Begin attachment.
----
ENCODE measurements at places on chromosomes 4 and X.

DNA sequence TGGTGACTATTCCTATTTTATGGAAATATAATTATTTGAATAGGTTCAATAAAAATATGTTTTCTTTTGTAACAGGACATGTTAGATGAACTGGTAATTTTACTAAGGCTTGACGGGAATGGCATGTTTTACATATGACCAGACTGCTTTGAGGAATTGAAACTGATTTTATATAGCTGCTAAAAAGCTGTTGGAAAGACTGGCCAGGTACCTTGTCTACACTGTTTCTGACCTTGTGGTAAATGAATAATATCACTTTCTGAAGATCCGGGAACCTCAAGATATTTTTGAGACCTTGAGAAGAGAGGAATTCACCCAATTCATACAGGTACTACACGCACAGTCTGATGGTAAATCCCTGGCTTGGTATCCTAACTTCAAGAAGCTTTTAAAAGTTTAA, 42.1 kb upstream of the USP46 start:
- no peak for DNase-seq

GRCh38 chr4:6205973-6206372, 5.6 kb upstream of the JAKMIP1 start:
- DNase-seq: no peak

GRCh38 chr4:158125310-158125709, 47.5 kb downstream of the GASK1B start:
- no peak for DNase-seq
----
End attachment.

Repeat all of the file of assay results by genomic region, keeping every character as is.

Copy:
ENCODE measurements at places on chromosomes 4 and X.

DNA sequence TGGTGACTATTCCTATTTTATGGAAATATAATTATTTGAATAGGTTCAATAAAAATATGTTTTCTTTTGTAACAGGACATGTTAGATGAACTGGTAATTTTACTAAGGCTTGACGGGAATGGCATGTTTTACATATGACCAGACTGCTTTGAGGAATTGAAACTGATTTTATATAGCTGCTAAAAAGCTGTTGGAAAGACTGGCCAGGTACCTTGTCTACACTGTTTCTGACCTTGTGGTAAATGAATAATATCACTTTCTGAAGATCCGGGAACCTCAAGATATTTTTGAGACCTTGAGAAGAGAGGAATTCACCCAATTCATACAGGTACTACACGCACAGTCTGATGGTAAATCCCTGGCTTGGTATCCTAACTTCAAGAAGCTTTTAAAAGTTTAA, 42.1 kb upstream of the USP46 start:
- no peak for DNase-seq

GRCh38 chr4:6205973-6206372, 5.6 kb upstream of the JAKMIP1 start:
- DNase-seq: no peak

GRCh38 chr4:158125310-158125709, 47.5 kb downstream of the GASK1B start:
- no peak for DNase-seq